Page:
Emily-- Toppington von Monocle: procrastination nation [doctor who]sadcypress on April 13th, 2010 03:52 pm (UTC)
I'm sorry, but I LOVE that you took it to M4M. :D (it's so true)

It's such a pity that we got a season of specials. When the Doctor turned SO dark, he did so for what- ten minutes? It would have been SO fascinating for the show to explore just how dark this Doctor had become, and it ended up being a wasted opportunity.

I mean, true. Kids' show. BUT STILL. It could have been AMAZING, and I would have loved to see Tennant do it.
(no subject) - tempestsarekind on April 13th, 2010 04:29 pm (UTC) (Expand)
(no subject) - sadcypress on April 13th, 2010 06:15 pm (UTC) (Expand)
(no subject) - tempestsarekind on April 13th, 2010 06:29 pm (UTC) (Expand)
Edited reply - viomisehunt on April 14th, 2010 05:34 pm (UTC) (Expand)
Re: Edited reply - tempestsarekind on April 14th, 2010 07:06 pm (UTC) (Expand)
Constant Reader: doctor who - emoskirmish_of_wit on April 13th, 2010 10:43 pm (UTC)
I imagine that the incarnation of the Doctor that turns into the Valeyard owes quite a lot to Ten.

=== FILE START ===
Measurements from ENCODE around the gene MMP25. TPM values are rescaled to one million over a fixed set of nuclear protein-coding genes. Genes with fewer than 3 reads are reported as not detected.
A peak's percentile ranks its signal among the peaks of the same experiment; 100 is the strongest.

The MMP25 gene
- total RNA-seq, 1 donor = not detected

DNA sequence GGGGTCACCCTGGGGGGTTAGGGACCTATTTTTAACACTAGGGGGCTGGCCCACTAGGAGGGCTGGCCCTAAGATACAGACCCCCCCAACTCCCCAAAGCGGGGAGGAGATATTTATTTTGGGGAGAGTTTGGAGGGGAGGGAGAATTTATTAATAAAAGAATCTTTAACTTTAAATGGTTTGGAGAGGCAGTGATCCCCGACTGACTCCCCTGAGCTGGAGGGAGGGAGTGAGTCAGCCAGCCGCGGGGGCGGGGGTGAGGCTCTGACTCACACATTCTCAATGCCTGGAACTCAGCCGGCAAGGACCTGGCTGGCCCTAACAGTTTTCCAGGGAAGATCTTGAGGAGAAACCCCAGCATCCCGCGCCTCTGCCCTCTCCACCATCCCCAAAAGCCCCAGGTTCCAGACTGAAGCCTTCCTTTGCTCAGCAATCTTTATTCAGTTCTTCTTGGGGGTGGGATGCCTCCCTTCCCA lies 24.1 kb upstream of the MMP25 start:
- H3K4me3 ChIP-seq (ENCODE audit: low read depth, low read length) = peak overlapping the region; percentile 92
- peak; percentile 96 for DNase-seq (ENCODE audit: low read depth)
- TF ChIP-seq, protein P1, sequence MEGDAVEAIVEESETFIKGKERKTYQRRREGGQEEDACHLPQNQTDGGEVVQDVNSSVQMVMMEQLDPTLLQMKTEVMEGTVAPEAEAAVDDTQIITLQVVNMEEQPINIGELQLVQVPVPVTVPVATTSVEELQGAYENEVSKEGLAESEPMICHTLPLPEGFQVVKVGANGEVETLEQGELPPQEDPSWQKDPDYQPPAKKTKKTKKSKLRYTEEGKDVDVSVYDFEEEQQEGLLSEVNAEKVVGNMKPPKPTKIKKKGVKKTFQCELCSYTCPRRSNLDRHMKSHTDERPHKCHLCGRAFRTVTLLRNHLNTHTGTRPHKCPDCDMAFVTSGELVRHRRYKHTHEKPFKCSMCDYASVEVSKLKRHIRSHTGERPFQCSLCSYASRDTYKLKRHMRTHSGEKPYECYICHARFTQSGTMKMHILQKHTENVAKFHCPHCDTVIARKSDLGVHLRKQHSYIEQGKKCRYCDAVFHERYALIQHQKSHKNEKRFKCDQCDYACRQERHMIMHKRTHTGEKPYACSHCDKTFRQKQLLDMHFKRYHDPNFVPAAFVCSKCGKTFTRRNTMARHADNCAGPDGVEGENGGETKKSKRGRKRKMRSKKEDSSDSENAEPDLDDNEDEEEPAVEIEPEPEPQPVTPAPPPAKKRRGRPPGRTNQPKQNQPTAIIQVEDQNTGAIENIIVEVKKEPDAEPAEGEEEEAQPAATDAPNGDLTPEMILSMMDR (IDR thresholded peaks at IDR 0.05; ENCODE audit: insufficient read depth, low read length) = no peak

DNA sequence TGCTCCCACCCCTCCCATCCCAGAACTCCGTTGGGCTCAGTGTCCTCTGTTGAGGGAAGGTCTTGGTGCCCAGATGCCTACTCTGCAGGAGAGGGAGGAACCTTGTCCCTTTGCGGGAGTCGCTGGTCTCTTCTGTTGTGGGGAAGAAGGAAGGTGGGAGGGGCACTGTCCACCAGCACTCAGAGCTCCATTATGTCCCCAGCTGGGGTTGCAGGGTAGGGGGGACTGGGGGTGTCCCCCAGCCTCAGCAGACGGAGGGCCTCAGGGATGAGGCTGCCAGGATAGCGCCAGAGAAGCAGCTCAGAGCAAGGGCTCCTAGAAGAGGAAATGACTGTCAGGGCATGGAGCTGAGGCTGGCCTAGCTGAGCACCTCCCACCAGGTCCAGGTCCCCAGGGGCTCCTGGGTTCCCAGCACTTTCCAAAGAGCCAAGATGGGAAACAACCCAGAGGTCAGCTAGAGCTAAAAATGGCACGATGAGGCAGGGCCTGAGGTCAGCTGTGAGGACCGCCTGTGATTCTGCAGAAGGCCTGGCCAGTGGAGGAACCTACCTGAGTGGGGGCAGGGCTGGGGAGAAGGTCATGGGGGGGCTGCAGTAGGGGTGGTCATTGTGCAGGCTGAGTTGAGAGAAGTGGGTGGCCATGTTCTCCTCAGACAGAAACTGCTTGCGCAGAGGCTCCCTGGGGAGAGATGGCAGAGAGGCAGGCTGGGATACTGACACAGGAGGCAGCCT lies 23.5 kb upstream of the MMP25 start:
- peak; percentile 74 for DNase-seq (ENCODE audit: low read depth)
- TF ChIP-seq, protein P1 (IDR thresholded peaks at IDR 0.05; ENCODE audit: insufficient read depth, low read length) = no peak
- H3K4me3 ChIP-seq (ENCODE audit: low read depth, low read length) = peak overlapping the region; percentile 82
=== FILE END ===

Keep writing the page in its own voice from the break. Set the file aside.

(no subject) - tempestsarekind on April 13th, 2010 10:54 pm (UTC) (Expand)
stoplookingup: eleven amy applestoplookingup on April 13th, 2010 08:49 pm (UTC)
Very well put.

This reminds me of how early studies about personal morality concluded that women were less moral than men, because the studies themselves were based on binary questions: If your kid is dying and you can't afford life-saving medicine, should you steal the medicine or let your kid die? The right answer was meant to be "steal the medicine," but they found that women taking these tests often tried to come up with a neither-A-nor-B third answer that worked around both moral dilemmas - like, explain the problem to the pharmacist and see if you can work out a compromise.

If you look at it that way, Ten is very traditionally masculine in seeing problems in a binary way, and Amy is leading the Doctor away from that.